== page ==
Review: The mighty Cherrystones originally dropped the crackling party heat of "Blood, Campari & Sand" on his own Bandcamp page, and now he's doing the right thing and committing it to wax via Duca Bianco. It's a vital, funk-rooted jam that revolves around dusty drum licks and piano, as badass as it is considered. "Meta Weta on the flip is equally cool in its execution, this time using some uneasy synth pulses that reverberate between the laconic step of the beat. Drawing on library music, Giallo and deep-digging grooves from the outer reaches, Cherrystones once again demonstrates his knack for off-kilter tackle to get the freakier party set moving in approval.
Review: Fresh and contemporary intergalactic reissue action from the ridiculously on-point Finders Keepers! For many old-school gamers and general niche nerds, the sounds of the inimitable Atari machines were the foundations of gaming culture. Never strictly available in soundtrack format until now, Suzanne Ciani's shimmering, quasi-techno sounds are the perfect example of the futurism that characterised the 1980s. This particular release features the opening theme and jingles from the Liberator game, which means that the wonderful Finders Keepers could certainly be planning another Atari-related release in the near future. He right, but in the meantime do not sleep on this badboy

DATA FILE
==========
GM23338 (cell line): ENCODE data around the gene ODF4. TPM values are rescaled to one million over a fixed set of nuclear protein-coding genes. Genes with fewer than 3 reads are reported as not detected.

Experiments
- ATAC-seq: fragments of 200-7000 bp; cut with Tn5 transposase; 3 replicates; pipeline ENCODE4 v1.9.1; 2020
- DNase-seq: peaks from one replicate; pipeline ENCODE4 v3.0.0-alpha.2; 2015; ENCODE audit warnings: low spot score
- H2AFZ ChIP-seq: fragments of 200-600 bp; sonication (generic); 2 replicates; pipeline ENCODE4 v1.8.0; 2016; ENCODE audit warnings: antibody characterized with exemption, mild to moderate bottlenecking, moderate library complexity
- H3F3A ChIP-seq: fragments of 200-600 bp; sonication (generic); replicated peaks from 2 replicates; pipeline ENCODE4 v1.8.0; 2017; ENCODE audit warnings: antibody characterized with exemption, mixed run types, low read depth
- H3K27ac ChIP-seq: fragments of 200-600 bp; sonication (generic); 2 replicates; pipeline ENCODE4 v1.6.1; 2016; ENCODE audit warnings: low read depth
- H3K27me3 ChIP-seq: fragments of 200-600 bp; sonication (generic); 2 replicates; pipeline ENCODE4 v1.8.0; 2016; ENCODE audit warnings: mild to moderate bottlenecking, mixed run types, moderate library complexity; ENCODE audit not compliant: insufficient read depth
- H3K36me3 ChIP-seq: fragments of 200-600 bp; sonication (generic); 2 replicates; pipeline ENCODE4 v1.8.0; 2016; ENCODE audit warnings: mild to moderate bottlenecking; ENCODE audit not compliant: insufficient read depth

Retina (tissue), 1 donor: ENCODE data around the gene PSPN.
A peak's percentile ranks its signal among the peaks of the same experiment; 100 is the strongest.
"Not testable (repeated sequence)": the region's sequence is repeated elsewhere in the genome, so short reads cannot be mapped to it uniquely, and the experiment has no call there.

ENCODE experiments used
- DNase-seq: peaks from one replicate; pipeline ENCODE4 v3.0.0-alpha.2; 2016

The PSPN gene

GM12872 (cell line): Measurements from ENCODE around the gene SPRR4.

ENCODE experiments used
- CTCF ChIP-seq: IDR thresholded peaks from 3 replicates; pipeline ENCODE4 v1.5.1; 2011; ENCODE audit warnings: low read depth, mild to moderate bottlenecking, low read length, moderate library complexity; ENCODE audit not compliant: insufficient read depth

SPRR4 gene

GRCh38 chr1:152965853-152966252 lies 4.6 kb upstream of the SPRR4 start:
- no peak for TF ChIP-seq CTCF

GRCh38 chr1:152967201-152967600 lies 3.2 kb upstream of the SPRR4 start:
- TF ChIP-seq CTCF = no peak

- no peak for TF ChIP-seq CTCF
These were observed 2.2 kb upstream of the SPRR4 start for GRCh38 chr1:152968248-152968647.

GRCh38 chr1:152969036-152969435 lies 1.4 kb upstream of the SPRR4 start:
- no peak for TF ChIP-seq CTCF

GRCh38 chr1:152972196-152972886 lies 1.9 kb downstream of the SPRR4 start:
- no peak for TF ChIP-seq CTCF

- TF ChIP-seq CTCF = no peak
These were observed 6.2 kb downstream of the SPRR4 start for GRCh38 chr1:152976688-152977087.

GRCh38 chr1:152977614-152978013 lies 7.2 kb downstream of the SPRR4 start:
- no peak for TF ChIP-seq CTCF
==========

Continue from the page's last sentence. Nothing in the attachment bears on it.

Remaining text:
Review: Cold Beat is a San Francisco-based quartet fronted by Hannah Lew (synths, vocals) with Kyle King (synths, guitar), Luciano Talpini Aita (synths) and Sean Monaghan (guitar). Formed in 2013 the band has released three albums and two EPs. 'A Simple Reflection' is a 7-song collection of Eurythmics covers, yet feels just as personal as any of their original material. While digging through a collection of 12?s for her record shop Contact Records, Lew stumbled across the earliest Eurythmics B-sides and was floored. This lead to the discovery of their debut album 'In The Garden'. Annie Lennox's abstract and poetic lyrics really struck a chord with Hannah. What had started out as a single cover quickly snowballed into a full blown obsession. The synth and drum programming resonated with her songwriting process, so reimagining them was very creatively fulfilling. The covers on this EP are simultaneously dynamic and atmospheric post-punk that plays to Lew's ethereal vocals and King's crystalline guitar. All songs have been mixed by Mikey Young (Total Control) and mastered by George Horn at Fantasy Studios. The record is housed in a jacket designed by Eloise Leigh, which features pink and purple clouds that evoke a dreamy softness and DIY playfulness and photos Lew in her best Lennox-inspired drag. Each copy includes a postcard with photos and notes. "Sometimes a song seems to sing just for you, as if someone knows your most inner thoughts and feelings and has found a way to describe them effortlessly" - Hannah Lew